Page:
Skip to main content

Secondary Schools (Tamworth)

Volume 518: debated on Monday 15 November 2010

14. What recent representations he has received on standards of attainment in secondary schools in (a) Tamworth constituency and (b) England. (23532)

No representations have been received on standards of attainment in secondary schools in Tamworth. However, we have received many representations about standards in secondary schools nationally. In 2009, 38.9% of pupils in maintained schools in Tamworth achieved five or more GCSEs at grade A* to C, including English and maths, compared with 50.9% in England as a whole.

I am grateful for that answer. Is my hon. Friend aware that after 13 years of a Labour Government, children are still going to secondary school in Tamworth at the age of 11 with a reading age of eight or lower, which puts them at a disadvantage? What proposals do the Government have to enhance vertical integration between primary schools and secondary schools so that children have the best chance of high attainment when they go into those secondary schools, and do not have to play catch-up?

It is important for primary and secondary schools to work closely together, particularly at that transition point. Getting the fundamentals right is crucial to a child’s success in secondary education and throughout their adult life. The Government are committed to getting all children reading and writing to a high standard, which is why we are promoting the use of systematic synthetic phonics in primary schools and introducing a short reading test for six-year-olds, so that we can identify those who need extra help. We will say more about the age six reading test shortly.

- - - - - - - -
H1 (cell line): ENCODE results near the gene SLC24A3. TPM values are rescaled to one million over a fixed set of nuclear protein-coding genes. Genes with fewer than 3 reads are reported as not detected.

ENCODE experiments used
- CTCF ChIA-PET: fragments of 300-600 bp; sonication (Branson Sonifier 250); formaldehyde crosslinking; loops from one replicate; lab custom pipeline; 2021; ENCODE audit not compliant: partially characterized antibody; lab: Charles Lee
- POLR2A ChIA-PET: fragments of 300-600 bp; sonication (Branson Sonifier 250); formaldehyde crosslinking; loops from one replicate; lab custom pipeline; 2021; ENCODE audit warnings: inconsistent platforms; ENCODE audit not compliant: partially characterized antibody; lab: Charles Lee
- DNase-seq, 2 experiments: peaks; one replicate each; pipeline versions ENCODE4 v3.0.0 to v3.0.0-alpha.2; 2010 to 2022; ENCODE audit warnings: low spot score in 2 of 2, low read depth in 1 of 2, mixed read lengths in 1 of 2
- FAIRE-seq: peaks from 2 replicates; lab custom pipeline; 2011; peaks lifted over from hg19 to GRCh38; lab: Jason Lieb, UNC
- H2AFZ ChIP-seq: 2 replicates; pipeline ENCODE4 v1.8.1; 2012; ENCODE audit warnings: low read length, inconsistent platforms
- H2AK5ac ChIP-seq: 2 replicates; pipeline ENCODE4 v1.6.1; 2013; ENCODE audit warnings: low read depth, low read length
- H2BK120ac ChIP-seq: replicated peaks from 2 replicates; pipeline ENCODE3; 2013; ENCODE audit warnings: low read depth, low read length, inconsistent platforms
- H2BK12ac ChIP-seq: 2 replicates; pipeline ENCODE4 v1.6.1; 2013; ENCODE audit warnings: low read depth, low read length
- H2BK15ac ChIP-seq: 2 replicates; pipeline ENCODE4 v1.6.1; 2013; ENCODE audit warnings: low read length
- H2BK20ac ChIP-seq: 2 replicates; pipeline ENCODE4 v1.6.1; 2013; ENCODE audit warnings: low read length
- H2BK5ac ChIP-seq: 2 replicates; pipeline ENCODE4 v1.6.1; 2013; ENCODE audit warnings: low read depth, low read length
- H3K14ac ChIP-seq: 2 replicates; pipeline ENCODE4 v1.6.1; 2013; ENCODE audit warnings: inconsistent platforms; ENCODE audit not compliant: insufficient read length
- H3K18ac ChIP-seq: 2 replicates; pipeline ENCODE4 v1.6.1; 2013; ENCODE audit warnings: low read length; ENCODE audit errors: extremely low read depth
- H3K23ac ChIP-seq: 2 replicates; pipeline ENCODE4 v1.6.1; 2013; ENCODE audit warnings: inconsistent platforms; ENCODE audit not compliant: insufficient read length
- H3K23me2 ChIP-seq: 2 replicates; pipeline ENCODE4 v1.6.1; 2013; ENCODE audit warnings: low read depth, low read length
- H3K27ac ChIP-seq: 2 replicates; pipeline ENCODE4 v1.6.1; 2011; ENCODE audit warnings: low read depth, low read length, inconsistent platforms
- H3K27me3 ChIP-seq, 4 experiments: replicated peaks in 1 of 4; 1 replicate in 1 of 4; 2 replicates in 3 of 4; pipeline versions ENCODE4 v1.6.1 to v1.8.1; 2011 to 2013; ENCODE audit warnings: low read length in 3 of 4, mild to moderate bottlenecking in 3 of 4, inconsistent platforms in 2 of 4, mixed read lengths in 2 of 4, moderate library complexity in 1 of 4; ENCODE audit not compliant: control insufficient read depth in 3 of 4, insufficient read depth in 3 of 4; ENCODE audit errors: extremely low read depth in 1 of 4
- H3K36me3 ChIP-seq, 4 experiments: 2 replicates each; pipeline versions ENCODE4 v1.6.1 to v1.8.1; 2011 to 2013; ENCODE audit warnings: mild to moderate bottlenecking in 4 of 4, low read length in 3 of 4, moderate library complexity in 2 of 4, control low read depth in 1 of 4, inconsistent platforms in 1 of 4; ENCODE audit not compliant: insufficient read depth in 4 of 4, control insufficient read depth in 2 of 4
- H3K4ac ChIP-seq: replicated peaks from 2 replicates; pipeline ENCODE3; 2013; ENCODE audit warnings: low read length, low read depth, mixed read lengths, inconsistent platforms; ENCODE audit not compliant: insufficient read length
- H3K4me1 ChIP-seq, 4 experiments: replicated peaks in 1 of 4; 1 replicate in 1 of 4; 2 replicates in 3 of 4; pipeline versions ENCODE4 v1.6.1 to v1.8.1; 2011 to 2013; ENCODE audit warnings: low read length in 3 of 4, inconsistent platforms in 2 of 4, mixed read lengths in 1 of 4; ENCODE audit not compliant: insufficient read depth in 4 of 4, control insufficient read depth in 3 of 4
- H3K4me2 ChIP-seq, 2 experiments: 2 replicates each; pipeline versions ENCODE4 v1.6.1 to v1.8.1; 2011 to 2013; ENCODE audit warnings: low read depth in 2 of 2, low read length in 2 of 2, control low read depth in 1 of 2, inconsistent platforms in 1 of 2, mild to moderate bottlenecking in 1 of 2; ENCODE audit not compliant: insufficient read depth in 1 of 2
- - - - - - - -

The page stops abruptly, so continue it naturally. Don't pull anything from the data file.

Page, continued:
If the Minister is committed to increasing attainment, does he agree that children in secondary schools learn from each other, as well as from their teachers? If so, why will children in places such as Wokingham receive around twice as much pupil premium as children in places such as Slough?

Of course, we are still consulting on how the pupil premium will be allocated, but a problem with the current system is that 50% of funding that is allocated on the basis of need does not reach the school. The advantage of the proposed pupil premium—it will be £2.5 billion a year by the final year of the spending review period—is that every penny will reach the schools attended by those pupils.